This concept is also highlighted by the words “capacitive” and “resistive” contained in the definition of tecar, which describe two ways of transferring or generating a current in a given physical medium. The concepts of capacitive and resistive in fact, do not originate with “the tecar” or with tecartherapy, but reside in the description of how a current behaves within an electrical circuit. Without going into an applied electronics dissertation, we can say with good confidence that a resistive current is transferred to a conductor, while a capacitive current is “generated” inside a conductor. It sounds like a subtlety, but from an energetic point of view it makes a big difference depending on where the effects of the therapy are concentrated.
The question we should ask ourselves now is: what is the point of transferring energy to the human body?
The complete answer would probably require a quantity of content, sources and time resembling a Master’s degree in instrumental physical therapy. We need to think that each therapeutic action implies a change in the energy status of the tissue: in manual therapy we actually use mechanical energy to trigger reactions, ranging from simple kinesis (movement) to a change in the viscoelasticity of the interested area; with a drug, chemical energy is used to trigger, inhibit or control some physiological processes related to the chemical and electrical gradient in the tissues. For example, when we place a hot water bottle on our abdomen because we have a common “stomach ache”, we are actually using thermal energy to trigger a nociceptive reaction, that is, on the perception of pain.
In this perspective we can consider energy as a means of making something happen. The type of energy, the amount, density and the method with which it is applied are important discriminants for the therapeutic outcome.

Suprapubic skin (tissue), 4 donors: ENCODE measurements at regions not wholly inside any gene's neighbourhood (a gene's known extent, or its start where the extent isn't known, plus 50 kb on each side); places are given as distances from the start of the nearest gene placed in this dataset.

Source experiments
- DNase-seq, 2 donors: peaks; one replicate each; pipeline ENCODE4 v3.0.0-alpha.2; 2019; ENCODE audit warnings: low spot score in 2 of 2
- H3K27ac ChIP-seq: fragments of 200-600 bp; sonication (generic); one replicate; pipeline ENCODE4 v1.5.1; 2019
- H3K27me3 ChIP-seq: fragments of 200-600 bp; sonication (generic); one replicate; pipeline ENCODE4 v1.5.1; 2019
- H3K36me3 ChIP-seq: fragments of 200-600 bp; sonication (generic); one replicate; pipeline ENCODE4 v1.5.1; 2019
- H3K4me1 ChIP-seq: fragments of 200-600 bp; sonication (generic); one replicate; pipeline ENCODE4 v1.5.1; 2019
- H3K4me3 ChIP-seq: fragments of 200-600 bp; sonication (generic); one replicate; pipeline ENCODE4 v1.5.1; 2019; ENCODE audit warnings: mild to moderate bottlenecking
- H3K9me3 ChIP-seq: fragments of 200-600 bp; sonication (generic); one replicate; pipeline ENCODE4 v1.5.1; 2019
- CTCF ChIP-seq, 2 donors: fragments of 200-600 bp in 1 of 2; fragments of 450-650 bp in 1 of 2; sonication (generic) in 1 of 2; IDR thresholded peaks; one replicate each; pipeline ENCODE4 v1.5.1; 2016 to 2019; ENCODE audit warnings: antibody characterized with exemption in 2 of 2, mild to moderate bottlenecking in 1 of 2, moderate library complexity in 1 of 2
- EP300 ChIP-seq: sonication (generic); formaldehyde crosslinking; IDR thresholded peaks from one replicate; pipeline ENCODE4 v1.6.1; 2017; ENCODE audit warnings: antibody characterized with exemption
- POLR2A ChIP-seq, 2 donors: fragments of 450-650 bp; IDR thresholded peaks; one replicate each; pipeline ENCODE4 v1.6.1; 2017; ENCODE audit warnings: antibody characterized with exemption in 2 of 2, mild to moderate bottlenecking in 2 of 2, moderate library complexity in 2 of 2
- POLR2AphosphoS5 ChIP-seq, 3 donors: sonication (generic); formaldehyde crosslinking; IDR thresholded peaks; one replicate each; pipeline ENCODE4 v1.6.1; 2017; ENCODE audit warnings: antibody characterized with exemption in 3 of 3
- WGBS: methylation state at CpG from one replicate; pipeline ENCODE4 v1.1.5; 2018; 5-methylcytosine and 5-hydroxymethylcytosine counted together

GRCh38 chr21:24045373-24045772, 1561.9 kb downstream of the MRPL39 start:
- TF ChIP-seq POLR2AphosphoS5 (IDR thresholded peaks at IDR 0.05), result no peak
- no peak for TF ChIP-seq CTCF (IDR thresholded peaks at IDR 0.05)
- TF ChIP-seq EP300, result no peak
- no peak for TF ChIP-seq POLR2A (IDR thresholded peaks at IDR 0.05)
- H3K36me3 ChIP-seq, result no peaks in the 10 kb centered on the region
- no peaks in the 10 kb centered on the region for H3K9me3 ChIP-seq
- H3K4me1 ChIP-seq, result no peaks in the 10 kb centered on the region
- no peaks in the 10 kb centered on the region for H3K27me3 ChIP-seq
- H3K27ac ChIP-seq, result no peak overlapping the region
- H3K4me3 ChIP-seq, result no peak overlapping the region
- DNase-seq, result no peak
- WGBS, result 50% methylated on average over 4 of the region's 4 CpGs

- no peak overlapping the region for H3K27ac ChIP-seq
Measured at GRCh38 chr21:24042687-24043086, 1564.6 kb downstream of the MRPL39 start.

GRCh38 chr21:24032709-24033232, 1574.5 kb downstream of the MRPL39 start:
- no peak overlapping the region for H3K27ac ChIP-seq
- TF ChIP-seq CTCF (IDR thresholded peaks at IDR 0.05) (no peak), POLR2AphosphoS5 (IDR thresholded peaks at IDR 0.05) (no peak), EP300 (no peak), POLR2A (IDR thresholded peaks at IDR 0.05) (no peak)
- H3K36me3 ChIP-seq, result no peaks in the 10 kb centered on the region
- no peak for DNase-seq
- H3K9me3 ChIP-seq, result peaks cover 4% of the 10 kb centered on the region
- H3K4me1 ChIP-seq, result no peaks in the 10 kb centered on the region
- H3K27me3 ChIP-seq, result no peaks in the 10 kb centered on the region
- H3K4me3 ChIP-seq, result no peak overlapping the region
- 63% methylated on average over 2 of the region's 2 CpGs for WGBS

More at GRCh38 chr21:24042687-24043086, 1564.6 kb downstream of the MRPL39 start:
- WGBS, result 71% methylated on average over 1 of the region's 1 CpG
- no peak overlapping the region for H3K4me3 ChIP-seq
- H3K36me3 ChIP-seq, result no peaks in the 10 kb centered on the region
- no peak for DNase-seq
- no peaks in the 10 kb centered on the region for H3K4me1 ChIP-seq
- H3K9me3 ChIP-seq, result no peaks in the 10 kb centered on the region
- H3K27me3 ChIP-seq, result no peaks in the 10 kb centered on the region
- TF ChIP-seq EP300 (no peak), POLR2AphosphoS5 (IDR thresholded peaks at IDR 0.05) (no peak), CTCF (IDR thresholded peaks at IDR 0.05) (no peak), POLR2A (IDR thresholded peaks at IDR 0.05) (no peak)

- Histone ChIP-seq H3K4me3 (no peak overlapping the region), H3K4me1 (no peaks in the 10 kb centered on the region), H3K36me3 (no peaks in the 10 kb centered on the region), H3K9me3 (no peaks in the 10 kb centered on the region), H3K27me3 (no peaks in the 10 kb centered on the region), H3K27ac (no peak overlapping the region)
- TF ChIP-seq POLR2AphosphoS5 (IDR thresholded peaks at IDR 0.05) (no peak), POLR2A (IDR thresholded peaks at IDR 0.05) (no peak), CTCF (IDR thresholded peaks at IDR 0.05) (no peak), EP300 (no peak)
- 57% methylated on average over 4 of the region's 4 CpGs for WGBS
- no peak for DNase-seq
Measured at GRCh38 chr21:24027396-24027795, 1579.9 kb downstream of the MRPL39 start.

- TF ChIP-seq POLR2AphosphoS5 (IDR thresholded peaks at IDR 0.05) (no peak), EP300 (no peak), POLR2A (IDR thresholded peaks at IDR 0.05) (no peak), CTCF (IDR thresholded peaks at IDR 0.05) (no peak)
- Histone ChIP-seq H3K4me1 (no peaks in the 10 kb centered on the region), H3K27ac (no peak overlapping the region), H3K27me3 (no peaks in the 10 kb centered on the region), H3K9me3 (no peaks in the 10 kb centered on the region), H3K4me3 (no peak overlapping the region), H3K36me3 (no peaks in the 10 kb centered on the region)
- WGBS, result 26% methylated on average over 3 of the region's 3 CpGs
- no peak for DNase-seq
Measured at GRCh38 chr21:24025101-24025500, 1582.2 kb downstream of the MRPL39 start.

In tecar we are able to transfer energy to the body by applying an electromagnetic field through contact. Some tecar instruments are able to control the amount of energy transferred each second very precisely allowing you to decide whether to transfer small or large quantities of energy. Another interesting element is that some types of “tecar” allow you to decide whether to transfer this energy to well-identified portions of tissue or to larger areas. Another element to consider is how energy tends to be distributed within the tissue.
How do I know if my therapy is supporting the healing process of the internal tissue of a tendon?
First of all, I need to know if the energy transferred through a certain therapeutic action is able to reach the portion of tissue to be treated. Since the human body is far from being a perfect conductor and is highly complex also from an electrical point of view, relying on theoretical models is not enough to predict the behavior of a certain type of electromagnetic field within the body, you must explore further with experimental tests.
This is why we consider of great significance the studies conducted by the International University of Catalonia (UIC) in collaboration with the Unidad de investigación de physiotherapy of Zaragoza to measure the depth of the current and the behaviour of the temperature inside the tissues when the tecar T-Plus instrument is applied to the body.
It is almost surprising to see how deep we can go right from the first second of application! For those wishing to investigate further, we strongly suggest you to consult one of the articles dealing with this topic recently published in the impact factor magazine on Pubmed.
Thanks to this kind of analysis we are able to describe the effects of our instruments in an even more precise way and help doctors and therapists to control the effects of the therapies carried out using our instruments. In a nutshell, the tecar, from a clinical point of view, is nothing more than a generator of endogenous reactions at circulatory level that therapists use to quickly influence inflammatory, nociceptive, reparative and biomechanical processes. Whether or not these reactions are geared to good therapeutic results will depend on how the therapist uses the tool according to each type of person and his clinical status. To find out more about the importance of training in the use of our system, you can discover more at: What is T-Plus and how it works.